It's challenging to generalize the process of selecting the right tabletop items. Some foodservice operators start with aesthetics; others focus on the exact price point they want to hit. For others, durability is a top priority.
Rarely can someone address all three of these attributes. You have to play each of these factors against each other.
Budget vs. Aesthetics
It's important to remain open to continuously reinvent the tabletop throughout the process.
I was recently looking at glassware with a celebrity chef and the related operations group for a new concept. We found very elegant, somewhat unique glassware that was very fitting for the concept — the aim is James Beard Foundation and Michelin recognition. The glassware fit the fixtures, the furniture, all of it.
As the decision-making process continued, however, the client moved away from that original specification. Once we started to hone in on pricing, lead times and durability, it became clear that something more readily available, with a lower cost and greater durability, would be a better option.
The same thing happened with plateware. After looking at revenue projections and cover counts, it became clear that the initially chosen 8-inch share plate was not the right choice. This was a share plate that would go through multiple uses per table. The price point was up to $19 per piece. Ultimately that was replaced with a $5 piece, which was still very cool, aesthetically fitting, and durable.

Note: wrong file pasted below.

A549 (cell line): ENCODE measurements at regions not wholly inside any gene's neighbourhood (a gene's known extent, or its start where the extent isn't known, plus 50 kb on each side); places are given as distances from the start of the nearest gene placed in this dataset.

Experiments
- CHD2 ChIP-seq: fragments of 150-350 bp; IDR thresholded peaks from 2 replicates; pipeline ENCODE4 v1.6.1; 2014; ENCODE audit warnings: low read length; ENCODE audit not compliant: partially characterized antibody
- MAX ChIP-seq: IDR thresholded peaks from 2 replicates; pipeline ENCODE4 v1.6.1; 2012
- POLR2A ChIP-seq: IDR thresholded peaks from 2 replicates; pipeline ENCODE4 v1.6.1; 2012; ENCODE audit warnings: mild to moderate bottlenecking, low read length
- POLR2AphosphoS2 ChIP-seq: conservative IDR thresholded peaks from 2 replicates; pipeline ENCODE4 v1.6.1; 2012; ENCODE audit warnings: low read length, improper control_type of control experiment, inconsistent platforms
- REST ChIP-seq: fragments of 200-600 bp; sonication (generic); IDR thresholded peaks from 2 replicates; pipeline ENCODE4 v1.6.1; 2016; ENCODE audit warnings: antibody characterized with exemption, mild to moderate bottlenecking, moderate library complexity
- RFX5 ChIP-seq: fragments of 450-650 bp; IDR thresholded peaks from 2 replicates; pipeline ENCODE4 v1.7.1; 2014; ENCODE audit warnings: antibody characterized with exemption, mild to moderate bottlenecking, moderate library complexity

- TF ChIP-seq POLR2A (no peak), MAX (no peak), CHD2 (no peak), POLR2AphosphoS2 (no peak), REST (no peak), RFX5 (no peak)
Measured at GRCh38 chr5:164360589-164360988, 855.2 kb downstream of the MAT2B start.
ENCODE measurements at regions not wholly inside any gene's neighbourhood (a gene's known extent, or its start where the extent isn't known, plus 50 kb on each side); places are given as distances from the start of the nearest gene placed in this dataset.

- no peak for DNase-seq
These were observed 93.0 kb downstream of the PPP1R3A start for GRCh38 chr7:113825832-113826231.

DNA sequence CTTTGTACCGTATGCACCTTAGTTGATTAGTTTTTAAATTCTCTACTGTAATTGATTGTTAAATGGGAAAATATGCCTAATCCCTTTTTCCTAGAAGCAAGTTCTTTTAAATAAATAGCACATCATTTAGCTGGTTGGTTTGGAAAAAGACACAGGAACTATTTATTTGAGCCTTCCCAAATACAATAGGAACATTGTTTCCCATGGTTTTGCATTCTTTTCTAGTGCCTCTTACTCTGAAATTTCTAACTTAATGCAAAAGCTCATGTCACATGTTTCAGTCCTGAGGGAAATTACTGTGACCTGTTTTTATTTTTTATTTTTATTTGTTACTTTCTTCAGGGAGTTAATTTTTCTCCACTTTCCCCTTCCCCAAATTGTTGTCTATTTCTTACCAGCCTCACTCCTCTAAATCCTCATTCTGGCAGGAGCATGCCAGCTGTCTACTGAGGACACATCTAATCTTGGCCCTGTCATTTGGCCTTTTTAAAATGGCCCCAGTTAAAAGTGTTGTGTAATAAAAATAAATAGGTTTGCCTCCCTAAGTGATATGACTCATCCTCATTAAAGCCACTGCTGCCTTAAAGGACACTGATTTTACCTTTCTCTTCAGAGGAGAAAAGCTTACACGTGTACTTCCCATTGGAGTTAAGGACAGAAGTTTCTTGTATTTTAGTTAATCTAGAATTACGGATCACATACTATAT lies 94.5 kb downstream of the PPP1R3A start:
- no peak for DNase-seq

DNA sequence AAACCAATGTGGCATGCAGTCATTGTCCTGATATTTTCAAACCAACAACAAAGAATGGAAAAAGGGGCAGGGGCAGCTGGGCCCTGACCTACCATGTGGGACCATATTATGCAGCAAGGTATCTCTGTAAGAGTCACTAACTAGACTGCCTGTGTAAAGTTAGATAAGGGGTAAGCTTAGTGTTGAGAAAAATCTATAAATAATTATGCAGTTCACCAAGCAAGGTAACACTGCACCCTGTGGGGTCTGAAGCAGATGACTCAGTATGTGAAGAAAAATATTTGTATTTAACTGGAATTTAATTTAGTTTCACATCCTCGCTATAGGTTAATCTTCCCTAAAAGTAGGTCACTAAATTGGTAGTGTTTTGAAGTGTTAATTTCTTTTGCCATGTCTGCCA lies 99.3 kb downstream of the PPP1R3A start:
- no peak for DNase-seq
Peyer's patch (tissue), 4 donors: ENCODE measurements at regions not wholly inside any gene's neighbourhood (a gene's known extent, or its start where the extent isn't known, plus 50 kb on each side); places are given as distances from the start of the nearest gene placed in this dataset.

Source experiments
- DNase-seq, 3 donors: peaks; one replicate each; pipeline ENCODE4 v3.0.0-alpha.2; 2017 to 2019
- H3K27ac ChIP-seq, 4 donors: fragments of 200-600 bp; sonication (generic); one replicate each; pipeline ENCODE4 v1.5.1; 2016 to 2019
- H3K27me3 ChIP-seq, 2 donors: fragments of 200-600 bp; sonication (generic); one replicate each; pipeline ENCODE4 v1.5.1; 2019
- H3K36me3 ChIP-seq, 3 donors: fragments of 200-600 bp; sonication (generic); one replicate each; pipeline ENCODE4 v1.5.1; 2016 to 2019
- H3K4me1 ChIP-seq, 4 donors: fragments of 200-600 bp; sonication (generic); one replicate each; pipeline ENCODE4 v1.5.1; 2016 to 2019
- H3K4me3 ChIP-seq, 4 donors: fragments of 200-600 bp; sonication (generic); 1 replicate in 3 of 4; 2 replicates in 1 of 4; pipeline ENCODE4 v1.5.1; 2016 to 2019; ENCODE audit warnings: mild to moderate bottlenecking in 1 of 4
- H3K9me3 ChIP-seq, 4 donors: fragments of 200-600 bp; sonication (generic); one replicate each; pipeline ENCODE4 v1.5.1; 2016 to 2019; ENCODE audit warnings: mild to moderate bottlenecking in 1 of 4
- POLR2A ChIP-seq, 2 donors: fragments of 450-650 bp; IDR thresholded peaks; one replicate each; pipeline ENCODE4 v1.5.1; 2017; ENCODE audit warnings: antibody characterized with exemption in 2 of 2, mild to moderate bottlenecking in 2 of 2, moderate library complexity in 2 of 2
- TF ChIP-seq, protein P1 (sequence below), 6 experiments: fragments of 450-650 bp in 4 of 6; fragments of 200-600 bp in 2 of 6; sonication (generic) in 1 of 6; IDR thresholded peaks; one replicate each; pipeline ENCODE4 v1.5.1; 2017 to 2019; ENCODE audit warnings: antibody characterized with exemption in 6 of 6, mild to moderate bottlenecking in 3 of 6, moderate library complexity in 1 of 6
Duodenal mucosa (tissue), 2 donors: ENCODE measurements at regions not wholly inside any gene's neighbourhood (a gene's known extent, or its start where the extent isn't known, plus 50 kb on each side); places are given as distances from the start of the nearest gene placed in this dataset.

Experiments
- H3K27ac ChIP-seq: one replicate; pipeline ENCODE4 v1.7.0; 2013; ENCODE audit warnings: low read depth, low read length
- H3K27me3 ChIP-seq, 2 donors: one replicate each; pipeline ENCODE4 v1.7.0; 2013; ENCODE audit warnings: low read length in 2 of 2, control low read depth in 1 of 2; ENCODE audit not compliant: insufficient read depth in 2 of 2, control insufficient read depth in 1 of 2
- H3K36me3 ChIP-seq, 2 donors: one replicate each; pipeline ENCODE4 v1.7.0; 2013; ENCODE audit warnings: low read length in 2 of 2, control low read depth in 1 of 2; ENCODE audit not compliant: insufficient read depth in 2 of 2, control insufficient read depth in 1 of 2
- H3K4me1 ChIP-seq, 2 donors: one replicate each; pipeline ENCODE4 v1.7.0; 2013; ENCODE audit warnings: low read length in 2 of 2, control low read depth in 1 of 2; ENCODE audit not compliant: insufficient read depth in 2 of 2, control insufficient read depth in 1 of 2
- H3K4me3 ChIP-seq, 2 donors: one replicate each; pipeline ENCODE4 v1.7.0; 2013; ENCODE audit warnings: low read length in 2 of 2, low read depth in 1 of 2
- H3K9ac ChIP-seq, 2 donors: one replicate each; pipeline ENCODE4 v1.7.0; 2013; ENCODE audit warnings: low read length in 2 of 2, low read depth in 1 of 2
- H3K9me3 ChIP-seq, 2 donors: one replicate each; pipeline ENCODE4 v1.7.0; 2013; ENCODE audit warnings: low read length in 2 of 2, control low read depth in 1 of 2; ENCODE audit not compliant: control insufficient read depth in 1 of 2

Expensive to Buy vs. Expensive to Own
It's easy to assume that if there's a $4 plate and a $20 plate and both are aesthetically fitting, choosing the $4 plate to drop dollars to the bottom line makes sense. However, by taking the time to ask more questions, review the application and the overall operation, that $20 plate might make more sense.
To find out, examine the factors that influence the resupply cost after the pre-opening is over and the business moves into operation. Key factors in the lifespan of tabletop supplies include resistance of the product to breakage, chipping and metal-marking; loss of product due to theft or accidentally ending up in the garbage; availability; lead time; and how the item fares in the handling process from dining room staff to warewashing staff and ultimately through warewashing equipment.
I load those numbers into a cost analysis for review with the operating team. We may find the $20 plate may represent a much higher upfront investment and the overall cost of monthly/annual replenishment orders is significantly less — ultimately making the more expensive plate a more profitable choice. Conversely, sometimes that cost analysis proves that the $4 item is the better choice.
Looking at the bigger picture of partnerships in equipment and supply distribution, the reality is that we distributors are constantly challenged to remain relevant. Operators face a similar challenge in choosing who — or what — is the best purchasing channel. The goal is for operators to answer with a resounding 'Yes' when they ask themselves, "Do I run a more profitable business because of my E&S supplier?"